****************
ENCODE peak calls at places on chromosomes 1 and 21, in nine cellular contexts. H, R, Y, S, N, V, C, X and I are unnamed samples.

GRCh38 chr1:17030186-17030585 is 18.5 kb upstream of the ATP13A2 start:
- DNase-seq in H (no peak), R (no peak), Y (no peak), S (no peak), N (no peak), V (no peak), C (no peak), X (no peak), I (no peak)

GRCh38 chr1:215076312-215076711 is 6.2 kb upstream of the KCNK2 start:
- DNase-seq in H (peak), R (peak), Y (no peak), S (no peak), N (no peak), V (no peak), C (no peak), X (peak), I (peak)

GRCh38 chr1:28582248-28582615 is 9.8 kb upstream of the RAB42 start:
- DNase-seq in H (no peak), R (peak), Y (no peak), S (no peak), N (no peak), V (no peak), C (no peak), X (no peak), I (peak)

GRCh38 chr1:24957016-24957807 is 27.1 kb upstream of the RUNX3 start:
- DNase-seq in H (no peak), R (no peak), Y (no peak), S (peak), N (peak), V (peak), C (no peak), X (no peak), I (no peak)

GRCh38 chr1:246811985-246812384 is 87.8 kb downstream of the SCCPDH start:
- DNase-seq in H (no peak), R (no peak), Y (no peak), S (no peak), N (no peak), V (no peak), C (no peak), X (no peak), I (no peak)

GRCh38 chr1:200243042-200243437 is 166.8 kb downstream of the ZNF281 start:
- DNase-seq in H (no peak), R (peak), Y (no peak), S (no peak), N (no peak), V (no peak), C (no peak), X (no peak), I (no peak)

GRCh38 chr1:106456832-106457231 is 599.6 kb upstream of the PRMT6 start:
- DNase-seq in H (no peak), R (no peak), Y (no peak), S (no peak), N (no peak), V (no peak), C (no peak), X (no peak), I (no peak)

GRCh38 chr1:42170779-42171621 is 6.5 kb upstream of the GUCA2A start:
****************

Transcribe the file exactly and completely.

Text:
ENCODE peak calls at places on chromosomes 1 and 21, in nine cellular contexts. H, R, Y, S, N, V, C, X and I are unnamed samples.

GRCh38 chr1:17030186-17030585 is 18.5 kb upstream of the ATP13A2 start:
- DNase-seq in H (no peak), R (no peak), Y (no peak), S (no peak), N (no peak), V (no peak), C (no peak), X (no peak), I (no peak)

GRCh38 chr1:215076312-215076711 is 6.2 kb upstream of the KCNK2 start:
- DNase-seq in H (peak), R (peak), Y (no peak), S (no peak), N (no peak), V (no peak), C (no peak), X (peak), I (peak)

GRCh38 chr1:28582248-28582615 is 9.8 kb upstream of the RAB42 start:
- DNase-seq in H (no peak), R (peak), Y (no peak), S (no peak), N (no peak), V (no peak), C (no peak), X (no peak), I (peak)

GRCh38 chr1:24957016-24957807 is 27.1 kb upstream of the RUNX3 start:
- DNase-seq in H (no peak), R (no peak), Y (no peak), S (peak), N (peak), V (peak), C (no peak), X (no peak), I (no peak)

GRCh38 chr1:246811985-246812384 is 87.8 kb downstream of the SCCPDH start:
- DNase-seq in H (no peak), R (no peak), Y (no peak), S (no peak), N (no peak), V (no peak), C (no peak), X (no peak), I (no peak)

GRCh38 chr1:200243042-200243437 is 166.8 kb downstream of the ZNF281 start:
- DNase-seq in H (no peak), R (peak), Y (no peak), S (no peak), N (no peak), V (no peak), C (no peak), X (no peak), I (no peak)

GRCh38 chr1:106456832-106457231 is 599.6 kb upstream of the PRMT6 start:
- DNase-seq in H (no peak), R (no peak), Y (no peak), S (no peak), N (no peak), V (no peak), C (no peak), X (no peak), I (no peak)

GRCh38 chr1:42170779-42171621 is 6.5 kb upstream of the GUCA2A start: